Active learning is an important technique in the modern classroom, especially with the various benefits and opportunities it brings. Active learning enables students to discover their own learning style. It helps them to shape their individual character.

As educators ourselves, we find that is it important to introduce active learning to students at a young age. Children are fast learners and can adapt quickly. When we expose them to active learning, the habits tend to stick and follow them into adulthood.

Students are generally curious and inquisitive. They are always keen on learning new things and exploring the world around them. Compared to other age groups, they tend to experiment more. But when they fail, their self-confidence might take a hit. This would eventually happen at some point. Unfortunately, failure is part and parcel of life.

That is where the importance of active learning comes in. Active learning encourages students to find ways to strengthen their resilience. Active learning help students to become more determined when solving problems. Teachers get students to set their own goals and work towards them. Students would understand that it is perfectly okay to fail. By learning from their past mistakes, they can work harder and strive to perform better next time.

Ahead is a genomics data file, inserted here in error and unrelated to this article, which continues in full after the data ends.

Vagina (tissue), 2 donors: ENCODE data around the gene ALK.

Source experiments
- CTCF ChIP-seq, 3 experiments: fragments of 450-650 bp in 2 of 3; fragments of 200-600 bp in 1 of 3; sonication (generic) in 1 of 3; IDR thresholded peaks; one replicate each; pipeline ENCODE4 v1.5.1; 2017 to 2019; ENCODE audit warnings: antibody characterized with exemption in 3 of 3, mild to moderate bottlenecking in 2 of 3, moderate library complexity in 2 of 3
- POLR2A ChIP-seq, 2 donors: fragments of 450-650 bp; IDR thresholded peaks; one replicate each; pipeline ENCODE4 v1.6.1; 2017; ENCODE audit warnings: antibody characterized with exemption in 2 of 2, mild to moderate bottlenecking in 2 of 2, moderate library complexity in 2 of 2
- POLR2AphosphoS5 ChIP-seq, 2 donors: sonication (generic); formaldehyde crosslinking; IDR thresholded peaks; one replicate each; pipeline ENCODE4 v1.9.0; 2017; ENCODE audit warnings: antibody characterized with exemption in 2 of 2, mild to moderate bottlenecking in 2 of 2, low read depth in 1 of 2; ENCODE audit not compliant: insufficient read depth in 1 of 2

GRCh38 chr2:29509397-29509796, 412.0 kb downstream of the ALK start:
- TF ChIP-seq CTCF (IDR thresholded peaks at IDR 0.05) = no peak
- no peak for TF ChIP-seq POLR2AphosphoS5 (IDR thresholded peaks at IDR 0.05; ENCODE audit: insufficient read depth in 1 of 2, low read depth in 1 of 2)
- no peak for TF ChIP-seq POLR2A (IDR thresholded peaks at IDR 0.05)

What is active learning all about?

Active learning refers to modern learning techniques that directly involve the students themselves. Here are some examples which you may have come across:

  • Brainstorming in a group
  • Working on case studies
  • Getting students to teach one another
  • Using real-world data in problem-solving
  • Constructing mind maps
  • Flipping the classroom around
  • Gamification

Through these activities, students can determine how they learn, while teachers decide on what the students get to learn. This ensures that students gain the necessary skills while still maintaining the desired learning outcomes. Students would have enough knowledge to do their homework and sit for their tests. At the same time, they would get to put those skills into practice in many other aspects of their lives.

Doing different activities and actively thinking of what you are doing is one of the goals of active learning. It encourages you to talk about what you are learning, and help you to relate them to your daily encounters.